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Old 01-09-2016, 02:25 PM
eagleborn eagleborn is offline
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eagleborn came here looking for the peace and quiet; the healthy air and the healthy dieteagleborn came here looking for the peace and quiet; the healthy air and the healthy dieteagleborn came here looking for the peace and quiet; the healthy air and the healthy dieteagleborn came here looking for the peace and quiet; the healthy air and the healthy dieteagleborn came here looking for the peace and quiet; the healthy air and the healthy dieteagleborn came here looking for the peace and quiet; the healthy air and the healthy dieteagleborn came here looking for the peace and quiet; the healthy air and the healthy dieteagleborn came here looking for the peace and quiet; the healthy air and the healthy dieteagleborn came here looking for the peace and quiet; the healthy air and the healthy dieteagleborn came here looking for the peace and quiet; the healthy air and the healthy dieteagleborn came here looking for the peace and quiet; the healthy air and the healthy diet
Quote:
Originally Posted by Oisin View Post
There's a piece in the FT comment today from a former director-general of the Council of the European Unionís Legal Service in which he claims Article 50 is legally reversible. The comments are more interesting than the piece actually, plenty of senior lawyers are FT subscribers.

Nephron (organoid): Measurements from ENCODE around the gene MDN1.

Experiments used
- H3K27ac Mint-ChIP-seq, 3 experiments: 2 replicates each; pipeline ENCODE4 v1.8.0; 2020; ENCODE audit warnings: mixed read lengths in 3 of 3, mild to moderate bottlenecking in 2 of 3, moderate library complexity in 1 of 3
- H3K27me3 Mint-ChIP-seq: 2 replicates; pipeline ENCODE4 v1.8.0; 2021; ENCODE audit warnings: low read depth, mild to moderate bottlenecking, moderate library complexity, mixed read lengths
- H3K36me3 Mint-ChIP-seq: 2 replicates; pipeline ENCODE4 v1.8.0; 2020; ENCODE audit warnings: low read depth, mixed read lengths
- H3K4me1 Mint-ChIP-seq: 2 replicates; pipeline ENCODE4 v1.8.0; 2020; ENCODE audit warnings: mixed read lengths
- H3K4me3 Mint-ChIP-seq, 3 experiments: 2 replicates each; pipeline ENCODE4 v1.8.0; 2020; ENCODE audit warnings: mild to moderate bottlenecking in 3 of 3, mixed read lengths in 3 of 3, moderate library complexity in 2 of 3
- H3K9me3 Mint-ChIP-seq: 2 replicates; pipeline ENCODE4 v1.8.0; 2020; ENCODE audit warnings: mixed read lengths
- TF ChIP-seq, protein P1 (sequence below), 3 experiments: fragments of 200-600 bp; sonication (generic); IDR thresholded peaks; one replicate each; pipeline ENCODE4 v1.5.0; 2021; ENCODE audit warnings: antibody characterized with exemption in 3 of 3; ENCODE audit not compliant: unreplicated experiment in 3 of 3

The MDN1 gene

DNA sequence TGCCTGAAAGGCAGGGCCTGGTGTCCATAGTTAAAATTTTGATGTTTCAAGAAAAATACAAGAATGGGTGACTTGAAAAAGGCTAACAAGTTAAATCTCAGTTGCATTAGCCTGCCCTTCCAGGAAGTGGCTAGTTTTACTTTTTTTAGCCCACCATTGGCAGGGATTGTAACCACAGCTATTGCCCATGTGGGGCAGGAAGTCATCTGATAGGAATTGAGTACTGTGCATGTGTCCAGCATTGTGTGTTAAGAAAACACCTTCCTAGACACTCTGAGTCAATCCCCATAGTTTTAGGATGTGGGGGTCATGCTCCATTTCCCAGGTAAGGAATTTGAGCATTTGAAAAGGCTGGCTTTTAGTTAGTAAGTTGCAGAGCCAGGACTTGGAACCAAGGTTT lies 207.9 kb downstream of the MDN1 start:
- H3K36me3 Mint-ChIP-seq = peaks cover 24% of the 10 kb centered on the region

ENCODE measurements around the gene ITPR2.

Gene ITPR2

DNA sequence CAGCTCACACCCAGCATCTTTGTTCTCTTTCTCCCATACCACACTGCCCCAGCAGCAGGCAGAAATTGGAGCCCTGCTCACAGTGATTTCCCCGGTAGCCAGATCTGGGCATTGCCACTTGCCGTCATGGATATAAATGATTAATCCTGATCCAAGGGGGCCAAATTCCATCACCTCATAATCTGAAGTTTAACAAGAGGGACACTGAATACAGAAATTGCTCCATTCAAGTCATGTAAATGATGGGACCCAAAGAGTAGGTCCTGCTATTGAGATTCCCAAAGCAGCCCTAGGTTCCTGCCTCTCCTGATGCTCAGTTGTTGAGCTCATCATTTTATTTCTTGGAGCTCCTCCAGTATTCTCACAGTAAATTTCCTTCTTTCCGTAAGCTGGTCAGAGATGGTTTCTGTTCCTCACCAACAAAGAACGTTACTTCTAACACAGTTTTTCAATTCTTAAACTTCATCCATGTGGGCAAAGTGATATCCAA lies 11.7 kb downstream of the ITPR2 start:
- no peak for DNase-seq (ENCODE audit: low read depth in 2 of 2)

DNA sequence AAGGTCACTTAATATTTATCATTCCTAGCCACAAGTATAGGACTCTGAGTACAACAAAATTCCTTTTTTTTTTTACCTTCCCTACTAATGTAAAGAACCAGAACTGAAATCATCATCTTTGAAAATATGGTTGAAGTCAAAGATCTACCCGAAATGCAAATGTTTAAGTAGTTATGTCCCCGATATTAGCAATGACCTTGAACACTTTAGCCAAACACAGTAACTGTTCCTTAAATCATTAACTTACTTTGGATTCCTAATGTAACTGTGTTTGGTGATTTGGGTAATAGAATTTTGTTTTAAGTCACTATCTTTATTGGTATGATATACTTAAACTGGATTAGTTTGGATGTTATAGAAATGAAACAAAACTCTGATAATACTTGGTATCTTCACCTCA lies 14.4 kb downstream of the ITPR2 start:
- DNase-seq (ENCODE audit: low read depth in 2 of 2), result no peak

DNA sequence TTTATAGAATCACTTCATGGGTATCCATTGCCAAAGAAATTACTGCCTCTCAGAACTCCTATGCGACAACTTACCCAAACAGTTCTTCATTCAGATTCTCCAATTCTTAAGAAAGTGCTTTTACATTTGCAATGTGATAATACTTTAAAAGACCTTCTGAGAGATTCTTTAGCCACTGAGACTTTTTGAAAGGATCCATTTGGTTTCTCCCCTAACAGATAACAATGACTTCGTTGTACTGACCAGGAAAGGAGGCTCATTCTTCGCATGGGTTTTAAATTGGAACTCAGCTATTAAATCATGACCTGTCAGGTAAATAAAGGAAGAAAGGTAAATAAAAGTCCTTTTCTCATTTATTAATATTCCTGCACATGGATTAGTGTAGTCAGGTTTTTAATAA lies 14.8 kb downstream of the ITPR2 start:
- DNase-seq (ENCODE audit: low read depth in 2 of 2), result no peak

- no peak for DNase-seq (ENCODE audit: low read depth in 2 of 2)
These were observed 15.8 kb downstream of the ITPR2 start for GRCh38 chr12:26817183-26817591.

If the Government was smart it would seek legal clarification on that before triggering Article 50, it gives it a much stronger negotiating position.

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It's an interesting argument raised there, in any event. However, I don't think it raises anything new. Ultimately the wording of Article 50 is unclear and can be construed in a number of manners. I ultimately think that there will be a number of legal challenges in relation to whatever plan of action the government finally settles on.

The exact way in which Article 50 is enacted may well come down to a decision in the Supreme Court and/or ECJ as to the proper interpretation of the Article. There will be consideration over whether Parliament needs to "approve" the referendum result, whether it is possible to back out once Article 50 has been invoked, and so on.

These are all arguments which can be properly argued due to the unclear nature of the drafting and the lack of previous experience on this. There are some very good lawyers out there who will be able to make some very compelling arguments one way or the other.

Of course, Mat and Will on here will continue with their baseless and repetitive arguments that Brexit means Brexit, despite being clueless as to the meaning of that.
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